My formative sexual education came not from my peers or school or parents so much as it came from the internet. There isn't much data on how true this is for those of us who had internet access growing up — a 2013 study of 5,543 internet-using teens published in the International Journal of Sexual Health both declared itself "the first review to date that exclusively examines adolescents’ use of the internet as a sex education resource" and ceded that it was "unclear whether online sex education replaces or supplements traditional sources of sex education" — but I know that I’m far from alone in this. Of respondents from Refinery29’s own survey on sex ed in America, 76% counted the internet as having been been a source of "helpful, useful information about sex," as compared with 50% who credited their friends and 15% who credited school. (Sorry, parents, you didn't feature in the answers to this question.) Specifically, literotica is where I first found my sexuality reflected, where I both identified the desires particular to me and confirmed that I wasn’t alone in having them — the proof being that other people had written about them. (Shout-out to all the wordsmiths who have ever submitted to the NSFW Sex Stories Post or its sophisticated older sister, Literotica.) Those "traditional sources of sex education" to which that 2013 study referred are notoriously bad at conveying concepts of agency, desire, and pleasure (what we want in our sex lives) — focusing instead on what we don’t want, namely pregnancy and STIs, thus creating a deficit that literotica helped meet for me. There's a conversation to be had on the extent to which our early experiences with explicit content shape our tastes versus the extent to which they show us what was already latent in us, but the feeling of click when my teenage self found something that resonated with me was undeniable. That’s when I first understood the power of sexual representation online: the power of recognizing that whatever you like, whatever your identity, you are not weird and you are not alone. Better yet, you might even have a dazzling capacity for pleasure already locked inside of you. It's a power that those of us who write about sex can hope to harness. This is my last column for Refinery29. It has been a pleasure to explore sexuality and relationships here in hopes of offering people information, and options. When I joined the newly created Health team two years ago and we began crafting our approach to sex, we knew we wanted to move from the prescriptive and aspirational (this is what you should want, what you should do, how you should be) to the descriptive and celebratory of people's identities and choices — whether they are in sexless relationships or open ones or fantasizing about kink or discovering their asexuality — and to suggest tools for communicating about their sexualities if and when they choose. Because the hallmark of sex, even in 2016, is silence. A 2011 meta-review of 30 years of research on sexual communication painted a bleak portrait of the general discourse on sexuality today: "Many parents see it as their responsibility to talk to their children about sexuality and yet do not engage in in-depth discussions with their children about sexual topics," wrote author Sandra Byers, PhD. "Most romantic partners have difficulty telling each other what pleases and displeases them sexually. Many health care professionals do not meet their patients' needs for information about the sexual changes they experience as a result of their disease or treatment." Sex ed in schools, meanwhile, covers abstinence and anatomy but rarely pleasure or consent. We’re having a hard enough time providing sex ed in the first place, with the Guttmacher Institute reporting that, as of March of this year, only 24 states and the District of Columbia mandated it — and only 13 states required that the instruction be "medically accurate." More often than not, sex ed is also overwhelmingly heteronormative, with research showing that LGBTQ teens are more likely than their heterosexual peers to search for sexual health information online, because, as one study stated, they didn't have anyone to ask.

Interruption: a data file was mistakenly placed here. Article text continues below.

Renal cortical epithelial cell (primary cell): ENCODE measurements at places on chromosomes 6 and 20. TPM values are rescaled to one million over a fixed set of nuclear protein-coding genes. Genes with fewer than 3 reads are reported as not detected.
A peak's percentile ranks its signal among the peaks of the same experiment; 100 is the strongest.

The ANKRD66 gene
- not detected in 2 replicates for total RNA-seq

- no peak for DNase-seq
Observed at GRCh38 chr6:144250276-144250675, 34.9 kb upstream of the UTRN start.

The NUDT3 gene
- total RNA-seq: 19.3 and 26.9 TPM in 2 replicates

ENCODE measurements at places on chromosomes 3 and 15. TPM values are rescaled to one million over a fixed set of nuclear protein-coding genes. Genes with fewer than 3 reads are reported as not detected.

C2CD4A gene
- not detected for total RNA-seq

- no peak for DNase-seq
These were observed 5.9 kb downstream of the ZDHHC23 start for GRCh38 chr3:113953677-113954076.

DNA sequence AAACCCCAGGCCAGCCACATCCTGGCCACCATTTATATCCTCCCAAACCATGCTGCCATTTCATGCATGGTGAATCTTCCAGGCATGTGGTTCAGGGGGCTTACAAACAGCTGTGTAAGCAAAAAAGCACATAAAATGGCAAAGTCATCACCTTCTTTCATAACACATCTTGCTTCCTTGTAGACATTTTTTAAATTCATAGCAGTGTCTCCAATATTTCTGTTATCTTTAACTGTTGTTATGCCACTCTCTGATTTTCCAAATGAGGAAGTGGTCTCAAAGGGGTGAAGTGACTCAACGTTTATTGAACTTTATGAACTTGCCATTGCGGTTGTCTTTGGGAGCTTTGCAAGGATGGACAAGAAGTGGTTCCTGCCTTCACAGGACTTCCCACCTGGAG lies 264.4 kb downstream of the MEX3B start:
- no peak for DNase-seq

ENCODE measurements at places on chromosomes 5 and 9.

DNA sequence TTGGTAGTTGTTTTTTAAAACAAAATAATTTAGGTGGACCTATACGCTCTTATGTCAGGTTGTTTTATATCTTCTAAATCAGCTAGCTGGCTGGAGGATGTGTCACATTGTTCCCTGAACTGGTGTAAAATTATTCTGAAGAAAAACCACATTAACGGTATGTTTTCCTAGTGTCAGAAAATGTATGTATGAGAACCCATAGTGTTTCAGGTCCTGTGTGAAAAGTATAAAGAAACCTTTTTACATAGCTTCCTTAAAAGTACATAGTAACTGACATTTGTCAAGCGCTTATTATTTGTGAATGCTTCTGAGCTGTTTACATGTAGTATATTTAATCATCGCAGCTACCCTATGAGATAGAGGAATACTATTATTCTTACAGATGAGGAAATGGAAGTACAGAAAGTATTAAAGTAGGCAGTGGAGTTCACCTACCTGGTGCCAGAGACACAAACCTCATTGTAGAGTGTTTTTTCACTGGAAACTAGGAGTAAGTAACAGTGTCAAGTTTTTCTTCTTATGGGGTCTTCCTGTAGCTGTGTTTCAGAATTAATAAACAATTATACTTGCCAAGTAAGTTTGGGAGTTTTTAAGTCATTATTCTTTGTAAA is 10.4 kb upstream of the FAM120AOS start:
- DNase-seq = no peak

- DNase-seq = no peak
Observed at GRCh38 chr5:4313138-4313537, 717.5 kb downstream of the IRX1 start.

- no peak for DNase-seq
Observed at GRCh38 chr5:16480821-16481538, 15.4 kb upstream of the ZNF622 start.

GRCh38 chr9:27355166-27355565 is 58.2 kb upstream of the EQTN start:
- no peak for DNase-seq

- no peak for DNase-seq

We turn to the internet for the conversations on sex we can't have elsewhere. When we do, we look for stories, both made-up and factual. Soon after I was approached about writing this column, I had the opportunity to meet my problematic fave, Gloria Steinem, after a panel. I asked her if she had any advice to guide my writing. "Stories will save you," she said. "We've been sitting around campfires for 150,000 years, telling stories... People don't remember generalizations or statistics." It wasn't anything I hadn't heard, and it wasn't the silver-bullet answer to my questions of what to cover and how, but of course she's right. It's one thing to know that you are one of the approximately 36% of the female-identified population to be into spanking, and another to read a woman's story of how she discovered that she is, and how that discovery altered her sex life.